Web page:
First, we want to explain what an ulcer looks like to you.
Ulcers usually begin as an area of redness on the skin. The area may have a different firmness or temperature than the surrounding skin, or may be painful to the touch (Stage I), similar to a blister. Over time, the skin will break down, exposing a shallow wound bed (Stage II), followed by a layer of fat beneath the skin (Stage III), until bones, tendons, or muscles are exposed (Stage IV). Alternatively, the ulcer may be covered with discolored tissue (ranging from yellow to green to brown or black), making it impossible to determine the extent of the damage simply by looking at the ulcer.
Four Common Causes of Non-Healing Foot Ulcers
An ulcer may be caused by underlying medical conditions or personal habits.
1. Circulatory Problems
Your circulatory system carries oxygen-rich blood and nutrients to your entire body. These nutrients maintain healthy tissue. The feet are frequently the first place to show signs of trouble when circulation is impaired, which is why they should be inspected regularly. Even if there is no sign of an ulcer upon examination, if there are any irregularities, such as pain, numbness, hair loss, or discoloration on the legs or feet, it could be indicative of a condition called peripheral artery disease (PAD). PAD can lead to severe pain, ulcers, amputation, and even death if left untreated.
2. Nerve Damage
Nerve damage can occur in patients with circulatory problems, diabetes, alcoholism, or atherosclerosis (hardening of arteries). When nerves are intact, they send signals to the brain when an object is causing pain or discomfort. For instance, when walking, a feeling of pain will cause a person to remove a stone from their shoe, or seek out better-fitting footwear. However, in cases of damaged nerves, they are no longer able to properly signal the brain if an object is causing harm to the tissue. This failure to signal the brain can result in a person not fixing an issue with footwear. The pressure and irritation can, over time, develop into an ulcer.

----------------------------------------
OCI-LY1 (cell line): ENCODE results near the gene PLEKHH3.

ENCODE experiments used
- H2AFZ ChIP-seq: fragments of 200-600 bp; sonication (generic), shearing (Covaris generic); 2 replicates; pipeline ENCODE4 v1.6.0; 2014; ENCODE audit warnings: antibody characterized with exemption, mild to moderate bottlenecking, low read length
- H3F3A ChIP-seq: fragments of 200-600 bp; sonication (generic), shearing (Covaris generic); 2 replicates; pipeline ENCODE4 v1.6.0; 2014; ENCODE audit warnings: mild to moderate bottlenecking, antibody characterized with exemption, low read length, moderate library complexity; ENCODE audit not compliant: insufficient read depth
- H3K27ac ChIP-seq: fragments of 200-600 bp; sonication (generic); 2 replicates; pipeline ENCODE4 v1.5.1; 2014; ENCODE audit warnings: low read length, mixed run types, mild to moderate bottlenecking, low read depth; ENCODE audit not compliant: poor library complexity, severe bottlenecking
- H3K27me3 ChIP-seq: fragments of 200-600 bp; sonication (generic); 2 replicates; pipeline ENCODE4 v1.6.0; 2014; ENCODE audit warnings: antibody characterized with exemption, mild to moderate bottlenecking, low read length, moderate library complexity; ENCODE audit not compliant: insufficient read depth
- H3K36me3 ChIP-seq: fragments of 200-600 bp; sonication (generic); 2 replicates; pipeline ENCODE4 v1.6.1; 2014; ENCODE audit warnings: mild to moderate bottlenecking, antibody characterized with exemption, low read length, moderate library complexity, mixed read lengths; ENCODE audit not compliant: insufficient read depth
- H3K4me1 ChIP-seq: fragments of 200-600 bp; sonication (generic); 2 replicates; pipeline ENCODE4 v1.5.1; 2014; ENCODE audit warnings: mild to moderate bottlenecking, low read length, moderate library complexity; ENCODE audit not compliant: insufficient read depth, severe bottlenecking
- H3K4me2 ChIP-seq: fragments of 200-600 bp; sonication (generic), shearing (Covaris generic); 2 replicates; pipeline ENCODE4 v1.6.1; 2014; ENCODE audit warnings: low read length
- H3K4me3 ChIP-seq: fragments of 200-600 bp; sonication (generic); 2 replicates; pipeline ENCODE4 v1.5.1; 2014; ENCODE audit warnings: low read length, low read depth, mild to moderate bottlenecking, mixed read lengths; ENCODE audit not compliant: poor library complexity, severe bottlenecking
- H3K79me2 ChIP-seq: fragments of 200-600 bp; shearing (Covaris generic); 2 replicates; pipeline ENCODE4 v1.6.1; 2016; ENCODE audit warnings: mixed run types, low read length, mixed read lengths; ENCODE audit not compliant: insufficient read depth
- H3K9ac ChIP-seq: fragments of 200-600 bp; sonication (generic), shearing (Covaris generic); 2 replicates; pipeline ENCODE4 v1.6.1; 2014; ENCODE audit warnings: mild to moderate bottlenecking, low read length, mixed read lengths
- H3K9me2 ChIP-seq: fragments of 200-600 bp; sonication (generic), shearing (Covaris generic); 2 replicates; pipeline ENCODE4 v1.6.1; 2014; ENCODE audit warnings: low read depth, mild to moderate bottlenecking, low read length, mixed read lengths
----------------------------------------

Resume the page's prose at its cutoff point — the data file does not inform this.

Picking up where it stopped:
3. Prolonged Pressure On The Feet
As mentioned in the previous example, when shoes fit poorly, ulcers can occur in people without nerve damage, this is usually due to severe atherosclerosis, or a deformity such as a fracture. Elderly patients often have difficulty or find it uncomfortable to examine their feet, ignoring moderate pain from pressure on the feet, which may result in the development of an ulcer.
4. Lifestyle Factors Such As Smoking Or A Sedentary Lifestyle
Smoking increases the risk for multiple diseases, including peripheral artery disease, due to its restrictive effects on the circulation. Ulcers occur when there is consistent pressure on one area for long periods of time. Prolonged periods of bed rest, or a sedentary lifestyle, can cause this type of pressure, and encourage the formation of ulcers. At any stage, an open wound can become infected and emit a strong odor and pus. When left untreated, ulcers can lead to severe complications such as gangrene and amputation. Frequent examination of your feet is recommended to help detect the presence of an ulcer in its earliest stage.If you discover a wound that will not heal on your feet, contact your doctor immediately.
Contact our offices Laurel Foot & Ankle Center or Northern Virginia Foot & Ankle Associates and schedule an appointment today.
To learn more about foot ulcers, go to Heel Pain Institute of America or Laurel Foot & Ankle Center or Northern Foot & Ankle Associates.